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Findmypast Publish Vast New Collection of Scottish Monumental Inscriptions

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  • Over one million Scottish epitaphs, monuments and memorial inscriptions now fully searchable online at Findmypast.
  • Spanning 1000 years of Scottish history, new collection covers over 800 burial grounds across the country and includes monuments that have long been lost to time
  • Published online for the first time thanks to new technology and a grassroots project between Findmypast and local volunteers
  • Contains some of the most interesting figures for Scottish history including Kings, Queens, the Maid of Norway, Flora MacDonald and Adam Smith.

Leading UK family history website Findmypast has today announced the publication of a vast new online collection of Scottish Monumental Inscriptions in collaboration with Society partners across the country.

Published online for the first time and available exclusively at Findmypast, Scotland Monumental Inscriptions enables anyone, anywhere in the world to discover their Scottish ancestors and explore the nation’s historic burial grounds from the comfort of home.

Spanning almost 1000 years of history with records dating back to 1093, this comprehensive online archive covers over 800 burial sites in 688 parishes (80% of the nation) across all 34 historical Scottish counties.

Inscriptions from some the most famous burial sites in Scotland such as Edinburgh Greyfriars & Canongate Kirkyards, the Dundee Howff, and Dunfermline Abbey Churchyard can now be accessed by family historians and history enthusiasts alike, to discover the stories behind the stones.

This revolutionary new resource is the result of a collaborative grassroots project between Findmypast and 10 Scottish local and national family history societies including:

  • Aberdeen & North East Scotland FHS
  • Caithness FHS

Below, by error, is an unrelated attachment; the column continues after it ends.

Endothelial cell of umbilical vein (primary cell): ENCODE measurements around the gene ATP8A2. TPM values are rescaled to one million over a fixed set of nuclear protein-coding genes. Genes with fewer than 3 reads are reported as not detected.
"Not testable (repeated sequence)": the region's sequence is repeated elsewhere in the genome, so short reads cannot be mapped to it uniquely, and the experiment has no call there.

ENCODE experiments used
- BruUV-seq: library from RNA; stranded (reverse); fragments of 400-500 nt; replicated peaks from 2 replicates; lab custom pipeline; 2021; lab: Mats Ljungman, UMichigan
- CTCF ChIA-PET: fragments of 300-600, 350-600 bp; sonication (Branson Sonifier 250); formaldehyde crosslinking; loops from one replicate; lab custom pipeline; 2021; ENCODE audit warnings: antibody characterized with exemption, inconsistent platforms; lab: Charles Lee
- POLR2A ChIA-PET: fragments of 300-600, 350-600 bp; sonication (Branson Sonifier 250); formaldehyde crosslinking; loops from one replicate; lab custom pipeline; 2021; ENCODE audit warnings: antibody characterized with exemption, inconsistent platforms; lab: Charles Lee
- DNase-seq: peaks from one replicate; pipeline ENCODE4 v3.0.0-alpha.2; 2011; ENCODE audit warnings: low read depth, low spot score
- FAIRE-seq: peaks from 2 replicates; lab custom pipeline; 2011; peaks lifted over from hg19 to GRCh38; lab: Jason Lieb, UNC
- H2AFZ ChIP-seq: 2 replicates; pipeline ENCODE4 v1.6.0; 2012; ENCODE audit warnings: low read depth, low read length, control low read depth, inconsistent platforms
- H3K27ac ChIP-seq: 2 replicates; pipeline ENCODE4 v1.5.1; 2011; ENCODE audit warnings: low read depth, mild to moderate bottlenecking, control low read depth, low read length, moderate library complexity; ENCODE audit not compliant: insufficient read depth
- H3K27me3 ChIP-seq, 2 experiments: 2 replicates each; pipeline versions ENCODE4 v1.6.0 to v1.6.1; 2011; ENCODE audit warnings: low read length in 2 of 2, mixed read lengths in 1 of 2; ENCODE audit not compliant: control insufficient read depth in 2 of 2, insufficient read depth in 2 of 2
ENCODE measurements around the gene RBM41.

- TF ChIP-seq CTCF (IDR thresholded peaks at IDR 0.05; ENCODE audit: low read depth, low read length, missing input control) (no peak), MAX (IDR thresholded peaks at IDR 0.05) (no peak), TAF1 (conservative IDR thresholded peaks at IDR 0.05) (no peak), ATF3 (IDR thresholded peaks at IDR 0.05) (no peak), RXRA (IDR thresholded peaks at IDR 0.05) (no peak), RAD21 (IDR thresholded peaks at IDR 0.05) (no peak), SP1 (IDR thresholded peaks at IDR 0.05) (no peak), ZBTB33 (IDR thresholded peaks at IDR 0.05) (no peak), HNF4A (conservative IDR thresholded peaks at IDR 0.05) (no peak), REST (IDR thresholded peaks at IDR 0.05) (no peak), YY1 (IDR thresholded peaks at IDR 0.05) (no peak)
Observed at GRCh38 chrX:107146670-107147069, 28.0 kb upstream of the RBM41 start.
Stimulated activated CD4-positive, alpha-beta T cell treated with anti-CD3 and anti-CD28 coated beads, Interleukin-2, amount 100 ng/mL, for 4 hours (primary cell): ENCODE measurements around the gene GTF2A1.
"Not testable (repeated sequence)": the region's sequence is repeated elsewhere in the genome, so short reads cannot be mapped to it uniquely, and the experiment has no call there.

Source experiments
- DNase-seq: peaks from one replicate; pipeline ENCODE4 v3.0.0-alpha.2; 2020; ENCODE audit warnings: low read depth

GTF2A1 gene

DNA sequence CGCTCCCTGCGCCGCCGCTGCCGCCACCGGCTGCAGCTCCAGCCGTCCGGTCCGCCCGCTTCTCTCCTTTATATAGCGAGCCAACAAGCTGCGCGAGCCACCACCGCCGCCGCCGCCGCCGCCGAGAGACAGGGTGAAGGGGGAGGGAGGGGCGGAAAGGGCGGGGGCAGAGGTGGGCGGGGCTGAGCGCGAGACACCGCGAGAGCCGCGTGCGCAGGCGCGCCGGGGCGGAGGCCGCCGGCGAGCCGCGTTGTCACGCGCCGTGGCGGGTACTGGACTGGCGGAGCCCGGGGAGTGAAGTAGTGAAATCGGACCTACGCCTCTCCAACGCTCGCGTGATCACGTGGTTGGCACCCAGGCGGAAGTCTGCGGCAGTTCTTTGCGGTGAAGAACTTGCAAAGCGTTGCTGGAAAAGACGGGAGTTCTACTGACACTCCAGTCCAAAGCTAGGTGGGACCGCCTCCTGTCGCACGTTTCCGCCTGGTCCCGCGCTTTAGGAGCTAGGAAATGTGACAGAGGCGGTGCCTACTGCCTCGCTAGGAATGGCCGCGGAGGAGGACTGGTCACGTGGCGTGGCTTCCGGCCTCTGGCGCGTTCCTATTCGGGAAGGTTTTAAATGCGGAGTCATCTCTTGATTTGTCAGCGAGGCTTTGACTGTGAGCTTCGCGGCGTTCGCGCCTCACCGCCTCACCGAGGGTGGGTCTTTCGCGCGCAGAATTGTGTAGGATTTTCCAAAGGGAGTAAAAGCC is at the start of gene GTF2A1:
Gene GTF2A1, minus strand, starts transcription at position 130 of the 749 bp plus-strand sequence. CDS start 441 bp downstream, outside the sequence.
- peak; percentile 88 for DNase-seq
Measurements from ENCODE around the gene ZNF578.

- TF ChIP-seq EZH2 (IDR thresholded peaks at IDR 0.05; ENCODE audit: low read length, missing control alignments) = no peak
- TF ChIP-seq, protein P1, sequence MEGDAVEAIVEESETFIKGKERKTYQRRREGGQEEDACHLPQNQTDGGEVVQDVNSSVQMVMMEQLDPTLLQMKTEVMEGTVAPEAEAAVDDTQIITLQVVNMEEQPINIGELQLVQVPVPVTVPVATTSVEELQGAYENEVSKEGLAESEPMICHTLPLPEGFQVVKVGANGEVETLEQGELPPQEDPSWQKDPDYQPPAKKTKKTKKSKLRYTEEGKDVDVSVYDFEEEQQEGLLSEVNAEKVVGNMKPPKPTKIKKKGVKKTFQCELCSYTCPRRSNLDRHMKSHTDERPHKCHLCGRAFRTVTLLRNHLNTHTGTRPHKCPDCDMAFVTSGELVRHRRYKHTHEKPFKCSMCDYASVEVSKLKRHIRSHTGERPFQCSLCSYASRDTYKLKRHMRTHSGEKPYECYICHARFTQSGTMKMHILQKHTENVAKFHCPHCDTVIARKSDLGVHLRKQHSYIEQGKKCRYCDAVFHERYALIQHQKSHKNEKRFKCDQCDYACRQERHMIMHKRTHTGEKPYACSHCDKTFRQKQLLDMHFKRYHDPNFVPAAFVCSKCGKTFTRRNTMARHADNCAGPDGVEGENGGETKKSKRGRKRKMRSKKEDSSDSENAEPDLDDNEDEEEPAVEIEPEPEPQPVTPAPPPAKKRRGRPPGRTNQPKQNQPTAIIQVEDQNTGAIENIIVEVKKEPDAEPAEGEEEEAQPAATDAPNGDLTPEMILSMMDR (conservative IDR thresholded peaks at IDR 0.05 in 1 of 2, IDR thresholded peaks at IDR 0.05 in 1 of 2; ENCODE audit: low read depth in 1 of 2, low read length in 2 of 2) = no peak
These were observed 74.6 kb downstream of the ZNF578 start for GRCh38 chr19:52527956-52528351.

• Dumfries & Galloway FHS
  • East Ayrshire FHS
  • Highland FHS
  • Lanarkshire FHS
  • Moray Burial Ground Research Group
  • Scottish Genealogy Society
  • Tay Valley FHS
  • Troon@Ayrshire FHS

The work of hundreds of passionate volunteers to transcribe memorials and gravestones from all over Scotland has now been made fully searchable online for the very first time.

Names, dates, locations and other biographical details such as additional family members, occupations, causes of death and more were transcribed and then digitally converted thanks to new, proprietary technology to create a national index that unlocks the long-forgotten secrets of Scotland’s dead.

Chronicling the lives and deaths of almost 1.1 million deceased, the collection has been created by merging almost 600,000 newly created records with existing documents already available on Findmypast, to create the largest single collection of its kind.

This collection also includes records of inscriptions found on buried stones, uncovered through archaeological survey with their details recorded for the first time in centuries. In addition, old books and local histories were used to document memorials that have long since been lost due lost to erosion, weathering or simply time itself, allowing researchers to gain unique new insights into to the lives of those who lived and died many centuries ago.

Some of Scotland’s most renowned sons and daughters can be found within the collection, including monarchs and their favored courtiers, Covenanters, Jacobites and revolutionaries, not to mention many thousands of poets, artists, musicians, artisans, tradespeople, laborers and more.

Gregory Scowen - avatar
About the author: Gregory Scowen Admin Icon
I am a member of the Ancestorian admin team. My own family history interests are broad though there is some focus on Suffolk, Scotland, Nova Scotia, New Zealand and Australia. Some interesting stories from my ancestry revolve around the Guise family (a big deal in France a few centuries ago) and the McKenzie migrations from Scotland through Nova Scotia and on to Australia and New Zealand where the McKenzie family were important pioneers.

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